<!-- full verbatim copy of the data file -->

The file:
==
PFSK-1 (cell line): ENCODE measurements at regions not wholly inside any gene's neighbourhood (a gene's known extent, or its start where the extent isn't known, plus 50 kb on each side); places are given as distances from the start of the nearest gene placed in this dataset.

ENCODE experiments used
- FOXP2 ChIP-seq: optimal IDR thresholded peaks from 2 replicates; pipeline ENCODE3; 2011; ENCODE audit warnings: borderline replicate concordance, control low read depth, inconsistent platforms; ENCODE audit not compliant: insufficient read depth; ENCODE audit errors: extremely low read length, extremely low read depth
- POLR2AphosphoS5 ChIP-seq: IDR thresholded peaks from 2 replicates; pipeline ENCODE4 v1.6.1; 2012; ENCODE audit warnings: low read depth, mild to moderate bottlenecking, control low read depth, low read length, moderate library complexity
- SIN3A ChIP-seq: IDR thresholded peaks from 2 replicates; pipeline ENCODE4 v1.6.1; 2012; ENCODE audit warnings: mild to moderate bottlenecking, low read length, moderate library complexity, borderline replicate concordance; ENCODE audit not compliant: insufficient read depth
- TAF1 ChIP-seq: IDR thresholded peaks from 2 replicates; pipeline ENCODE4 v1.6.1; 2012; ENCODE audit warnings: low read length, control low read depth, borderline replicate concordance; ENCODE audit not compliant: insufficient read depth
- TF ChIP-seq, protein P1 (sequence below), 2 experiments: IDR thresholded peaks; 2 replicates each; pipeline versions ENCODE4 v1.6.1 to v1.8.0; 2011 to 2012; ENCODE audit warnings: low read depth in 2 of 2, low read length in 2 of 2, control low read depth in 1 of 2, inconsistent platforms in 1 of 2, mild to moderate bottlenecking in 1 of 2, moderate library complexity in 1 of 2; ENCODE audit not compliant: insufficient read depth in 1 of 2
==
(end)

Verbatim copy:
PFSK-1 (cell line): ENCODE measurements at regions not wholly inside any gene's neighbourhood (a gene's known extent, or its start where the extent isn't known, plus 50 kb on each side); places are given as distances from the start of the nearest gene placed in this dataset.

ENCODE experiments used
- FOXP2 ChIP-seq: optimal IDR thresholded peaks from 2 replicates; pipeline ENCODE3; 2011; ENCODE audit warnings: borderline replicate concordance, control low read depth, inconsistent platforms; ENCODE audit not compliant: insufficient read depth; ENCODE audit errors: extremely low read length, extremely low read depth
- POLR2AphosphoS5 ChIP-seq: IDR thresholded peaks from 2 replicates; pipeline ENCODE4 v1.6.1; 2012; ENCODE audit warnings: low read depth, mild to moderate bottlenecking, control low read depth, low read length, moderate library complexity
- SIN3A ChIP-seq: IDR thresholded peaks from 2 replicates; pipeline ENCODE4 v1.6.1; 2012; ENCODE audit warnings: mild to moderate bottlenecking, low read length, moderate library complexity, borderline replicate concordance; ENCODE audit not compliant: insufficient read depth
- TAF1 ChIP-seq: IDR thresholded peaks from 2 replicates; pipeline ENCODE4 v1.6.1; 2012; ENCODE audit warnings: low read length, control low read depth, borderline replicate concordance; ENCODE audit not compliant: insufficient read depth
- TF ChIP-seq, protein P1 (sequence below), 2 experiments: IDR thresholded peaks; 2 replicates each; pipeline versions ENCODE4 v1.6.1 to v1.8.0; 2011 to 2012; ENCODE audit warnings: low read depth in 2 of 2, low read length in 2 of 2, control low read depth in 1 of 2, inconsistent platforms in 1 of 2, mild to moderate bottlenecking in 1 of 2, moderate library complexity in 1 of 2; ENCODE audit not compliant: insufficient read depth in 1 of 2